Shows & Panels
- The 2014 Big Picture on Cyber Security
- AFCEA Answers
- Ask the CIO
- Building the Hybrid Cloud
- Connected Government: How to Build and Procure Network Services for the Future
- Continuing Diagnostics and Mitigation: Discussion of Progress and Next Steps
- Federal Executive Forum
- Federal Tech Talk
- The Future of Government Data Centers
- The Future of IT: How CIOs Can Enable the Service-Oriented Enterprise
- The Intersection: Where Technology Meets Transformation
- Maximizing ROI Through Data Center Consolidation
- Mitigating Insider Threats in Virtual & Cloud Environments
- Modern Mission Critical Series
- Moving to the Cloud. What's the best approach for me
- Navigating Tough Choices in Government Cloud Computing
- The New Generation of Database
- Satellite Communications: Acquiring SATCOM in Tight Times
- Targeting Advanced Threats: Proven Methods from Detection through Remediation
- Transformative Technology: Desktop Virtualization in Government
- The Truth About IT Opex and Software Defined Networking
- Value of Health IT
- Air Traffic Management Transformation Report
- Cloud First Report
- General Dynamics IT Enterprise Center
- Gov Cloud Minute
- Government in Technology Series
- Homeland Security Cybersecurity Market Report
- National Cybersecurity Awareness Month
- Technology Insights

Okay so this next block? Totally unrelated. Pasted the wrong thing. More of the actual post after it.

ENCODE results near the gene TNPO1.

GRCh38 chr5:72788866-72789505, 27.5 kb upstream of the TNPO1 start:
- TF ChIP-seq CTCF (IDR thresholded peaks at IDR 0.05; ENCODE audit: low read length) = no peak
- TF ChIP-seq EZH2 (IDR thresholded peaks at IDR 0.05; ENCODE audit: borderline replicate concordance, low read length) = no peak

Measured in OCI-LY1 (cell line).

- The Cyber Security Report
- The Next Generation Cyber Security Experts
Shows & Panels
In accordance with an agreement with the American Postal Workers Union, the U.S. Postal Service will convert 9,000 jobs previously held by non-union employees into bargaining unit positions.
The Postal Service has some compliance issues with its cloud computing contracts.
Last year, $1 billion of Postal Service money went to recipients of workers compensation. But the rules that govern how agencies compensate federal employees when they're hurt on the job haven't changed since 1974. Monique Colter is an audit director for the Office of Inspector General at the U.S. Postal Service. On In Depth with Francis Rose, Monique explained why the Postal Service Inspector General is looking at worker's comp.
Correction: Postal Service-Losses story
The General Services Administration plans to have draft governmentwide policies for reusing and recycling used electronics by the end of this fiscal year. Kevin Kampschroer, deputy senior sustainability official for GSA, announced the agency's efforts at the release of the updated national strategy for sustainable electronics.
The Justice Department announced Friday that Hewlett-Packard Co. will pay $32.5 million due to allegations of overcharging the U.S. Postal Service.
The Department of Labor files a lawsuit against the Postal Service. Labor says USPS made bogus terrorism charges against an employee to retaliate when he reported unsafe working conditions. David Hendel is a partner and government contracts attorney at Husch Blackwell. On In Depth with Francis Rose, he said the actions of the Postal Service should serve as a warning for both federal employees and contractors.